Whether it’s us being blamed or doing the blaming, we’ve all heard that people travel to escape. What I think we can agree on is that it doesn’t work, at least not for long!

Where we go, so do our shadows.

Traveling has a way of putting us into unknown situations that can easily expose our shadow aspects. It could reveal a reaction that we are stuck in, a bigger mindset that needs shifting or a deeper need that longs to make itself known. When we are somewhat disoriented from changes in time, place, comfort and so on, that’s exactly when we have the opportunity to meet unknown parts of ourselves with compassion. If we are conscious and willing, this gives us a chance for deeper understanding of the self and further integration.

4. Discover new resources.

Traveling often suggests discovery, exploration and new-ness. We often think of that in terms of how it relates to our perception of the world around us. We explore a new landscape. We discover an unknown path. We learn about a culture or people that are different from what is known to us. All the while, we also explore ourselves.

We also discover new things about ourselves. This can be simple, like a new flavor that we enjoy or how we can communicate without sharing a common language. It can also be profound, like a newly found skill or desire. It’s a reminder that this potential is always available. We can discover new things within ourselves throughout our whole lifetime.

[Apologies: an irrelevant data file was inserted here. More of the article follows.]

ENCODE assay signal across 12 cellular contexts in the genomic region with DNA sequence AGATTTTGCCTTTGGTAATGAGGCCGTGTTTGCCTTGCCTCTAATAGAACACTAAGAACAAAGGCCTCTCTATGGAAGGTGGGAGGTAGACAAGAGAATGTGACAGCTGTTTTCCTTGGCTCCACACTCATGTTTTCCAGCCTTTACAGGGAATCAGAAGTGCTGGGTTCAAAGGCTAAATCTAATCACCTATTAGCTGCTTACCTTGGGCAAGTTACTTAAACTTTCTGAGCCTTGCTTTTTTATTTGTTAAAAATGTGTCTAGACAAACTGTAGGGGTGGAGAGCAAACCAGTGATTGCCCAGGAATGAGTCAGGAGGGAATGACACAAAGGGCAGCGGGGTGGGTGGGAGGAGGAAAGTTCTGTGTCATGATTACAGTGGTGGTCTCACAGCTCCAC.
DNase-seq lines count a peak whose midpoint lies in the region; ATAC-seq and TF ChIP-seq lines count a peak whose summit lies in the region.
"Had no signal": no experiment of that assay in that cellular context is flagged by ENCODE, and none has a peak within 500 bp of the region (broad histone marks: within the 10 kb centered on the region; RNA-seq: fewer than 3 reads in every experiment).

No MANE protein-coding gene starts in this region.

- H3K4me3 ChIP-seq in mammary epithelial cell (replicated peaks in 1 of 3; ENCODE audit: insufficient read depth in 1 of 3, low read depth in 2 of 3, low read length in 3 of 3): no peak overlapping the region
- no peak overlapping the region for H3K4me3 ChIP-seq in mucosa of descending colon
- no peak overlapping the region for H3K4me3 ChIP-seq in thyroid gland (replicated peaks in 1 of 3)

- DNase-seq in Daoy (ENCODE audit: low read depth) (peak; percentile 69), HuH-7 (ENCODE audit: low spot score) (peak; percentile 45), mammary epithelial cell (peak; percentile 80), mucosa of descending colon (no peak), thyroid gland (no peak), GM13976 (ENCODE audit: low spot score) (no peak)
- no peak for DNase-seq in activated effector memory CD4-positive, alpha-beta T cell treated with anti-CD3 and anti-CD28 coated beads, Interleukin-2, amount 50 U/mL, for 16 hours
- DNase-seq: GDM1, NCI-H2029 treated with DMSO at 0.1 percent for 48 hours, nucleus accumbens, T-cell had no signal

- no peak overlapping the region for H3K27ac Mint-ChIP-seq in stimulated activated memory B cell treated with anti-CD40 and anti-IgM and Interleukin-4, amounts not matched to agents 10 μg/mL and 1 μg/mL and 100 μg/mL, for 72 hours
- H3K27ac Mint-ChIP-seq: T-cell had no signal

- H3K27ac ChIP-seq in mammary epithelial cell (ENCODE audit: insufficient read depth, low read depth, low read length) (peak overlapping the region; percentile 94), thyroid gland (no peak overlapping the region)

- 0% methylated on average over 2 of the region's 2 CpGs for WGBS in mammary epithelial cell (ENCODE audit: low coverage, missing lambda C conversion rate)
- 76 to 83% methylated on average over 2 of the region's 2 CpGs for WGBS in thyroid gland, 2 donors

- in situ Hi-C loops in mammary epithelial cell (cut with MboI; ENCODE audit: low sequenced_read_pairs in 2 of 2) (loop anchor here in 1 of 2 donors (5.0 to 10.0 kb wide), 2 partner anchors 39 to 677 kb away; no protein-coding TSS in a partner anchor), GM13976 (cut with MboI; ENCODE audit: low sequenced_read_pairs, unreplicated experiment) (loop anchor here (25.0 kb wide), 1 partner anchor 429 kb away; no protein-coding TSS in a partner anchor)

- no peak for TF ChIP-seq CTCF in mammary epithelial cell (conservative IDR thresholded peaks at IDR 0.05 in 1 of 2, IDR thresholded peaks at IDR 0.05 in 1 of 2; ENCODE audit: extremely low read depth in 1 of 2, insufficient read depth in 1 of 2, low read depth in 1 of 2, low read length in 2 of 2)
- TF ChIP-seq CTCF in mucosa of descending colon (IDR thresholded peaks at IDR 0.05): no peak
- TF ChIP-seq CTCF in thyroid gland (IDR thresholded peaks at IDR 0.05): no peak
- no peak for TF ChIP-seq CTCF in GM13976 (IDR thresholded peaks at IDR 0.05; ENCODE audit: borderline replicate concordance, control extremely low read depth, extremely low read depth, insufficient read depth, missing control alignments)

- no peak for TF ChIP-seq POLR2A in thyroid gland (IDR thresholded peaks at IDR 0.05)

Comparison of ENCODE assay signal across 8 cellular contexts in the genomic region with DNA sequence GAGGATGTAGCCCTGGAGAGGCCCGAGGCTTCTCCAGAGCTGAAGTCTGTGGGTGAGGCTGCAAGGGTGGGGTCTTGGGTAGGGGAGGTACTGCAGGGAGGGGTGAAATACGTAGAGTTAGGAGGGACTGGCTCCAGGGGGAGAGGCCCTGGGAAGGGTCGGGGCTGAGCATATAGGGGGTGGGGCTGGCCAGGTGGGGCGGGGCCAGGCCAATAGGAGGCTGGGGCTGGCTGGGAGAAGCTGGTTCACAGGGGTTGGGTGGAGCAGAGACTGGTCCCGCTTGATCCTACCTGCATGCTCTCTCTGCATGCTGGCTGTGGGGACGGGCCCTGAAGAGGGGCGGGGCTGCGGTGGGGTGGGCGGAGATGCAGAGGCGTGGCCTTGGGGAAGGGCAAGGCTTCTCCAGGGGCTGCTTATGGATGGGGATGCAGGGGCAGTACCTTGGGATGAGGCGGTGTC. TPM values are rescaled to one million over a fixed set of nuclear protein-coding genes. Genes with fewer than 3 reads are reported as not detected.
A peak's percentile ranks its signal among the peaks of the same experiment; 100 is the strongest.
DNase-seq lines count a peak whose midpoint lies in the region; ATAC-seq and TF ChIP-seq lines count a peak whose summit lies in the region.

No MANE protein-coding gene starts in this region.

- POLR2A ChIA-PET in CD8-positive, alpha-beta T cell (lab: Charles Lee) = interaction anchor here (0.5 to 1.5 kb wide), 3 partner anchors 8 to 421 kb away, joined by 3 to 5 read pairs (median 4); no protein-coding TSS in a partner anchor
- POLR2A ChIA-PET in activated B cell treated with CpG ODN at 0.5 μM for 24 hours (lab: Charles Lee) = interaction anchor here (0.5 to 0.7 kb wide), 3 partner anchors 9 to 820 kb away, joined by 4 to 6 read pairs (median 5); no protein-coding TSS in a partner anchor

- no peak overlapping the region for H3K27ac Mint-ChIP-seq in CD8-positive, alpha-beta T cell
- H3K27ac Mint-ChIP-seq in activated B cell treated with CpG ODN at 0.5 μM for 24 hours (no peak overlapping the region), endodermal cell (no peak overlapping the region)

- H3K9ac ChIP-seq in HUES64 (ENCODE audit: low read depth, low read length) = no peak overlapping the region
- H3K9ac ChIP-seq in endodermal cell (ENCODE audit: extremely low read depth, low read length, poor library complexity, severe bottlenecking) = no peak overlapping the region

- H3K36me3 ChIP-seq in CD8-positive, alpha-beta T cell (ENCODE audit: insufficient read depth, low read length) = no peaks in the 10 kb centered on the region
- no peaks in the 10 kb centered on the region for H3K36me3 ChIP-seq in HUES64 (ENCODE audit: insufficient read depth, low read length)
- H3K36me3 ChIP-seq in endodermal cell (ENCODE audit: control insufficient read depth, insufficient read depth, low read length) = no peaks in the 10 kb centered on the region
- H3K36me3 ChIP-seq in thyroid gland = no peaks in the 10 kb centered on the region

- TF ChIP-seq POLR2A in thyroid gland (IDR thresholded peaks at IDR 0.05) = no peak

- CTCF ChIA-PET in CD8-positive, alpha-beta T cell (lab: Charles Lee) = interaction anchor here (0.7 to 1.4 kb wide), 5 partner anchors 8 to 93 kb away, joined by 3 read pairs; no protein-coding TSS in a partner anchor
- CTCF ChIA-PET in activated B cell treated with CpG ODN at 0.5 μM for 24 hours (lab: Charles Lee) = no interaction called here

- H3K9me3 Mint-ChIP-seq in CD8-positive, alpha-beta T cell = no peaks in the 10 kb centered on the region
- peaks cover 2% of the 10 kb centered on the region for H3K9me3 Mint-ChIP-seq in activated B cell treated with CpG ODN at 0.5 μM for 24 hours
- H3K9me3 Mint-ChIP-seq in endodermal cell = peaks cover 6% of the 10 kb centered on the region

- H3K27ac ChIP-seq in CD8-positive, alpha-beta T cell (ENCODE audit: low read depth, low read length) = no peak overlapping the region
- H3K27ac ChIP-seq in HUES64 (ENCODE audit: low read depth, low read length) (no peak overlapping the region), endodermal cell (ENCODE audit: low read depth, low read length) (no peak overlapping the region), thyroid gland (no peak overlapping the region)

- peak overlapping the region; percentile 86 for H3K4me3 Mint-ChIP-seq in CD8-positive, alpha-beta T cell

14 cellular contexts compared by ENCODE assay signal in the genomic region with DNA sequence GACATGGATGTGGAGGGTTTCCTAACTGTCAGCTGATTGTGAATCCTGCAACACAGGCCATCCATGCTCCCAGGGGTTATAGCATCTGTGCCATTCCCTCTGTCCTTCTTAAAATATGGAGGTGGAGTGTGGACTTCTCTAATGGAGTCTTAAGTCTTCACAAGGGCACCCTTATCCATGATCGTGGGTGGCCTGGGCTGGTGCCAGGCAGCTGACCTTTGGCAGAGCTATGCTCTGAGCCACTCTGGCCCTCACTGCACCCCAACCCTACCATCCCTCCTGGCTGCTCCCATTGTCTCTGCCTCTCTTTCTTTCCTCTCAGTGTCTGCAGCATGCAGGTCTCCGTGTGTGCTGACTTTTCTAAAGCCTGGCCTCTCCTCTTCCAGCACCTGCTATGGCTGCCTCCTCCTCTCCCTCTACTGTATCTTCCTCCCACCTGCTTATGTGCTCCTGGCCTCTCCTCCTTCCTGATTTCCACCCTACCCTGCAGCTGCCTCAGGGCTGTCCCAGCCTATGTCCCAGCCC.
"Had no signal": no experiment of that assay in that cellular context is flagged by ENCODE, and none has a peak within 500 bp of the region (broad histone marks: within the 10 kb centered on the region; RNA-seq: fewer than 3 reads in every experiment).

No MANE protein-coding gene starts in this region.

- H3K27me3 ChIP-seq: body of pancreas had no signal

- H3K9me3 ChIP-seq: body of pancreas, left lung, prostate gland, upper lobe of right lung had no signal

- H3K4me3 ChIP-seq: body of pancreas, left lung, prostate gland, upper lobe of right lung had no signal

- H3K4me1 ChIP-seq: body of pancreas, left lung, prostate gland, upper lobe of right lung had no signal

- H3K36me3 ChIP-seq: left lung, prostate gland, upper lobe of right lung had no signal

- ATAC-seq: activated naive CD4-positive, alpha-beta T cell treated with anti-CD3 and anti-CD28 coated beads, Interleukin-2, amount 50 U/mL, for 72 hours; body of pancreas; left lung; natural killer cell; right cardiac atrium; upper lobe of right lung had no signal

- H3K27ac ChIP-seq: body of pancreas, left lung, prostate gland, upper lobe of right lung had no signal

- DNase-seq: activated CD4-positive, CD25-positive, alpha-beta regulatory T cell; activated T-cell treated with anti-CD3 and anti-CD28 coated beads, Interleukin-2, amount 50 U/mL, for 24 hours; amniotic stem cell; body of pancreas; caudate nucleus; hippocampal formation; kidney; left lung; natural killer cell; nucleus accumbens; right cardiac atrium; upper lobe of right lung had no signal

5. Free yourself.

We are greatly influenced by our daily environment. We often shape this environment, filling our homes with photos, paintings and furnishings that we like, choosing our form of transportation or lack thereof and so forth.

What we sometimes forget is that our environment also shapes us. Traveling takes us, at least partially, out of this setting. It allows us to be shaped by something else and to also do more shaping of ourselves. It is really freeing to wake up in a space that is unknown and orient oneself to that place based on who we are in that particular moment.

Often I have returned from traveling to realize that I no longer liked the color of my walls or the clothes in my closet. While those things are trivial, we can also free ourselves from ideas we previously held about ourselves and the world around us. We can begin to explore social constructs and agreements that don’t seem to be working for us anymore. That alone can be a powerful first step to freedom.

Whether it’s our first trip or we’ve lost count, travel can be a practice in mindfulness if we move into it with intention.

It can help us grow and awaken to our deeper calling if we are willing to engage with it and with the people it brings across our path. It won’t always be easy or fun. It is not all about white sand, sun and romanticizing the foreign. Sometimes its ways can be harsh and rocky. However, with courage and compassion we can grow immensely through mindful travel adventures.


Relephant Read:

12 Tips for Mindful Travel.


Author: Kristin Hauser

Editor: Catherine Monkman

Image: Thomas Frost Jensen/Flickr